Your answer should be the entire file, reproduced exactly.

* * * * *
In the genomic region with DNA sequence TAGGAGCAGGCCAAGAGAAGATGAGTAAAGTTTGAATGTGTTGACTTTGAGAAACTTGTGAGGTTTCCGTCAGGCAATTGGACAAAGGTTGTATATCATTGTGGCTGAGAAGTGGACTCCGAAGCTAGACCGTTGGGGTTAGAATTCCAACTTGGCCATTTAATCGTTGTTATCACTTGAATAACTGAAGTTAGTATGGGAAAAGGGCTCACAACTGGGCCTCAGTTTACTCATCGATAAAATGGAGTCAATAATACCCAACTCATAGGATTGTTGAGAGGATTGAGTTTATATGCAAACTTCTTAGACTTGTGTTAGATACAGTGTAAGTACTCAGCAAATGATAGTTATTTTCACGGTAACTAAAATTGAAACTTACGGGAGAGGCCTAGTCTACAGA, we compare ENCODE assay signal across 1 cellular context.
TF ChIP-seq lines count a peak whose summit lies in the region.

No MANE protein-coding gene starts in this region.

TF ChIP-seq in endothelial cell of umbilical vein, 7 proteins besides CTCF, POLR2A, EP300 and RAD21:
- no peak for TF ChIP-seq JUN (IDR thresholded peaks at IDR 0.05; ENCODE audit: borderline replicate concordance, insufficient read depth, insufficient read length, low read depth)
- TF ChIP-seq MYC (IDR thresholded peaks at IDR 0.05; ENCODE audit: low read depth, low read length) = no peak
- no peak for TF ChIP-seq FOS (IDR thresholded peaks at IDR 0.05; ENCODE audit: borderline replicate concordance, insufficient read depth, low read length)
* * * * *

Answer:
In the genomic region with DNA sequence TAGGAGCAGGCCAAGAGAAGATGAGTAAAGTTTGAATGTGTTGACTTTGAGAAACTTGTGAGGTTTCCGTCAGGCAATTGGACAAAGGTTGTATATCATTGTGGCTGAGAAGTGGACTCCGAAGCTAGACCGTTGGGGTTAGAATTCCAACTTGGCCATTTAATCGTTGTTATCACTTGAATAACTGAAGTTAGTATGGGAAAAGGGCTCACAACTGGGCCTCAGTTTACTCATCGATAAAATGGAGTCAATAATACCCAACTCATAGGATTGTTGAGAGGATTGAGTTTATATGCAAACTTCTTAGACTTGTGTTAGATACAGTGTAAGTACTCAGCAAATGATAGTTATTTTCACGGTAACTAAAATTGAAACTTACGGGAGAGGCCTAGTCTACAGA, we compare ENCODE assay signal across 1 cellular context.
TF ChIP-seq lines count a peak whose summit lies in the region.

No MANE protein-coding gene starts in this region.

TF ChIP-seq in endothelial cell of umbilical vein, 7 proteins besides CTCF, POLR2A, EP300 and RAD21:
- no peak for TF ChIP-seq JUN (IDR thresholded peaks at IDR 0.05; ENCODE audit: borderline replicate concordance, insufficient read depth, insufficient read length, low read depth)
- TF ChIP-seq MYC (IDR thresholded peaks at IDR 0.05; ENCODE audit: low read depth, low read length) = no peak
- no peak for TF ChIP-seq FOS (IDR thresholded peaks at IDR 0.05; ENCODE audit: borderline replicate concordance, insufficient read depth, low read length)